Organizations with customer-centric business models don’t just have employees who put a smile on—their team members put customers first in everything they do. On a support team, that may mean:

  • Gauging empathy when hiring support agents—and letting it be a driving factor in choosing candidates. High-performing teams have agents who are driven by helping people and interacting with customers. Try asking a few interview questions for hiring great customer service reps during your next candidate interview.
  • Developing a contact center culture based on issue resolution, not call length. To keep customers happy, agents need to be able to spend as much time as it takes to solve an issue. That can be hard when they’re feeling pressured to have quick call times.
  • Using technology that promotes proactive support, like chatbot widgets that help identify common customer complaints. When agents can identify issues before they arise, it gives them more time to help customers who have complex issues.

Even if the system you use to handle complaints doesn’t change overnight, your agents’ behavior toward buyers can. Sometimes, simply letting your customers know you understand their concerns and you’re working to solve them can make all the difference in the world.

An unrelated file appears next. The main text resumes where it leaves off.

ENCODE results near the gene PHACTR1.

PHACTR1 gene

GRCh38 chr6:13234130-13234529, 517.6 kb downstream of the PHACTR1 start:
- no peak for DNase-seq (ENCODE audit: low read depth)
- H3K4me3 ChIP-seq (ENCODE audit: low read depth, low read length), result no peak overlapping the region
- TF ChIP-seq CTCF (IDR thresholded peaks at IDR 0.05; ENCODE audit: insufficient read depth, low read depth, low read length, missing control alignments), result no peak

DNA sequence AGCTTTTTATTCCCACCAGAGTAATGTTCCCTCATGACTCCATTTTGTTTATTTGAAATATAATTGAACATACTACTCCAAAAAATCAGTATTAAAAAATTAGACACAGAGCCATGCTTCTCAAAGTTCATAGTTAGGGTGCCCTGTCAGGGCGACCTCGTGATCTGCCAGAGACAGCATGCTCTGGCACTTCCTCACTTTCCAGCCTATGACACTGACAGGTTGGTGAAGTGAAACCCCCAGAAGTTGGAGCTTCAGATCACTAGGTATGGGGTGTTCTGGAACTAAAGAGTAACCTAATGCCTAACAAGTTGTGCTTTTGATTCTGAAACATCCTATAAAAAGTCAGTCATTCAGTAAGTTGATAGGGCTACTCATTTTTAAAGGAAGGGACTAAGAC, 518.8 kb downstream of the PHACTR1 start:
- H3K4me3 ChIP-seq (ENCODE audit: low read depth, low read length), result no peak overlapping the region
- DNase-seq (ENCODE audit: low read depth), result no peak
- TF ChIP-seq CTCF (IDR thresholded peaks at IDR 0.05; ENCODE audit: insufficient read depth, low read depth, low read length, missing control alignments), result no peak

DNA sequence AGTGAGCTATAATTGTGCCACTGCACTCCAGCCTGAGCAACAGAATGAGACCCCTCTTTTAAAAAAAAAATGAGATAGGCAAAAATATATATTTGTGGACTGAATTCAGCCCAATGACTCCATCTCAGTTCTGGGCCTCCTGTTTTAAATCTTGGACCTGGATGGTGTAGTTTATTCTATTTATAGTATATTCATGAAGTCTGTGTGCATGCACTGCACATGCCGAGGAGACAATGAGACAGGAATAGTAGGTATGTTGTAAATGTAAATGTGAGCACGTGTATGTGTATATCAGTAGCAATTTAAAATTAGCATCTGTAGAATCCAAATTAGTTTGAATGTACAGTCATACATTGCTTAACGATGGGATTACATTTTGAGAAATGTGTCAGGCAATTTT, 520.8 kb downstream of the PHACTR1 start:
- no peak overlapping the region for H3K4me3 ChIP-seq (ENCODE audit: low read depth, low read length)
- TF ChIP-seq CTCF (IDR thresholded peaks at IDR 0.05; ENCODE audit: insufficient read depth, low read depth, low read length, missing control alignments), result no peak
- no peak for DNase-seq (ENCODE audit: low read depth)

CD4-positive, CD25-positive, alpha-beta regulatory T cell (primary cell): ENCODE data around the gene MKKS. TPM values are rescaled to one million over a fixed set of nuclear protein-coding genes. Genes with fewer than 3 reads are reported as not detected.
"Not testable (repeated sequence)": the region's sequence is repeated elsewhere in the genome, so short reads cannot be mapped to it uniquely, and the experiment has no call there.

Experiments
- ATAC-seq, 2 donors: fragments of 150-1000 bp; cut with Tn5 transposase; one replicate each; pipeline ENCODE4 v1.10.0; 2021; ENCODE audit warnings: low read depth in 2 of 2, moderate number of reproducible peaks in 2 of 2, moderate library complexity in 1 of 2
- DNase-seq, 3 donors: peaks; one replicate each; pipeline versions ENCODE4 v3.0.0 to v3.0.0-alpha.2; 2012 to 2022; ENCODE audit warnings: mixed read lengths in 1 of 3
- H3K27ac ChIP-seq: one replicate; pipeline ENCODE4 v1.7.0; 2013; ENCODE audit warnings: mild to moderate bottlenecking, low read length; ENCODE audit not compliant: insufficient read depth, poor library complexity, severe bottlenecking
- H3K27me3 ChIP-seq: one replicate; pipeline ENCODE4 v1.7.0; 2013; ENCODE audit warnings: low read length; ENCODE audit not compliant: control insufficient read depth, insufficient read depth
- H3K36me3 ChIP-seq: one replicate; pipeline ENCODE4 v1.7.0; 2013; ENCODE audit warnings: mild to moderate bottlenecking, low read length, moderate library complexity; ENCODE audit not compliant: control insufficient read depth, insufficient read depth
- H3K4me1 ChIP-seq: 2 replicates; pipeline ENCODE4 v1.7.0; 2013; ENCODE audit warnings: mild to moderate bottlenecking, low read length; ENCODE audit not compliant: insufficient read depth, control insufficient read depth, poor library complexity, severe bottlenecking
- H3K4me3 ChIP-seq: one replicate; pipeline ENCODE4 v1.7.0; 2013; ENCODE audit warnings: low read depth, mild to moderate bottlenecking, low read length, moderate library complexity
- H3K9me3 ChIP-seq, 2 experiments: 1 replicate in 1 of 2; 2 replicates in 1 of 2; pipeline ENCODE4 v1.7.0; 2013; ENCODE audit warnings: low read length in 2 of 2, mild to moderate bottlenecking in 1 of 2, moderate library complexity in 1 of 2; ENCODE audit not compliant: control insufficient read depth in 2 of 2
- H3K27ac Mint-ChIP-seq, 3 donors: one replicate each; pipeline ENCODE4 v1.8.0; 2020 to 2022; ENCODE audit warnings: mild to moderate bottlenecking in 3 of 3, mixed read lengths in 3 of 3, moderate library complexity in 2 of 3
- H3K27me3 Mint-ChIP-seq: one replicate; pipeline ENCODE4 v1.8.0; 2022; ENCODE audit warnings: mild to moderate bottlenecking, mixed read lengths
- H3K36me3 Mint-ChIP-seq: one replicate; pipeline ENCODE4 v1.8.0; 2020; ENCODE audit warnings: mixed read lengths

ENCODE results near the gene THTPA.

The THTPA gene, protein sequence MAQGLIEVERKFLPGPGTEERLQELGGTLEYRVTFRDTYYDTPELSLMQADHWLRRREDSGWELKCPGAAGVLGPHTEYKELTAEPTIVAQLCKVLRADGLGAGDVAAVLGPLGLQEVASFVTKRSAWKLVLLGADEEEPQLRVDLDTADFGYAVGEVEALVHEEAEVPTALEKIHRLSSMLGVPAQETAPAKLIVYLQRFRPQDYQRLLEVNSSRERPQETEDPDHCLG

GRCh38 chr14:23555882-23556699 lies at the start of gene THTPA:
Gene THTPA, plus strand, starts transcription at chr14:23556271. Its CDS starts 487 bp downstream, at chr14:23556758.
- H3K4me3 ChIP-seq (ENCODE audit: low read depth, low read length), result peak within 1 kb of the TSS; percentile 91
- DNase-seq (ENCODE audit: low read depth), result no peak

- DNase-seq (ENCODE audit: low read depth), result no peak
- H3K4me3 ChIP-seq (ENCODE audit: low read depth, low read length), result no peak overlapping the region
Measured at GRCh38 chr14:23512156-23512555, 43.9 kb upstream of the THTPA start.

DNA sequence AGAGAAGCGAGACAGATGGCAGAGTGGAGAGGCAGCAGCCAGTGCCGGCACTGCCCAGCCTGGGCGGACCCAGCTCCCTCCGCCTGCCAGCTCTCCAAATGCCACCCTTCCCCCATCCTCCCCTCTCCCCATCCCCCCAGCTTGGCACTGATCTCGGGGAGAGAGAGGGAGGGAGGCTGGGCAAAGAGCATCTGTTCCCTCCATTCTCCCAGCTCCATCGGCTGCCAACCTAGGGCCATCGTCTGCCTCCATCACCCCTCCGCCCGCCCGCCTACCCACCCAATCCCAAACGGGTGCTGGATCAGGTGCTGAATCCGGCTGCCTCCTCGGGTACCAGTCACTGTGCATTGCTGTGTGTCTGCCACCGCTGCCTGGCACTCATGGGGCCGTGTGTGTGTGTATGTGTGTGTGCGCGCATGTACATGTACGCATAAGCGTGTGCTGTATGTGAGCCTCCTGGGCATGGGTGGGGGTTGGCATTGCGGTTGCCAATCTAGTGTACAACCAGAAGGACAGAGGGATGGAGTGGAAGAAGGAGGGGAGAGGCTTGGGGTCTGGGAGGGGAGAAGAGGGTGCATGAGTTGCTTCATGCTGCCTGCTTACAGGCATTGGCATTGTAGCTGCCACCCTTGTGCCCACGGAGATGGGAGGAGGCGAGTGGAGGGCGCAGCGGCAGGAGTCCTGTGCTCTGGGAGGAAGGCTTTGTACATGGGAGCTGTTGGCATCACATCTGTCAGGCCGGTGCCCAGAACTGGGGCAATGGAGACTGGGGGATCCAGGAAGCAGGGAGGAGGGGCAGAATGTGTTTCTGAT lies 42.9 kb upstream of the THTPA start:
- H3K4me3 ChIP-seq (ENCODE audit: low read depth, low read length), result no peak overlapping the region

2. Problem: The company is difficult for customers to reach

“I needed some help, so I opened the app, but there wasn’t a way to message customer service. So I had to hunt for another way to get a hold of them, and it took forever. It was almost like they didn’t want me to talk to them.”

When companies are hard to reach, consumers often give up trying to get assistance without ever receiving help. To create a great support experience, you need to make it easy for your customers to find the information they need, no matter what channel they’re using.

According to Zendesk’s State of Messaging report, customers are using many new conversational channels such as SMS, chatbots, voice assistants, messaging apps, and chat—not just phone and email—to communicate with support teams.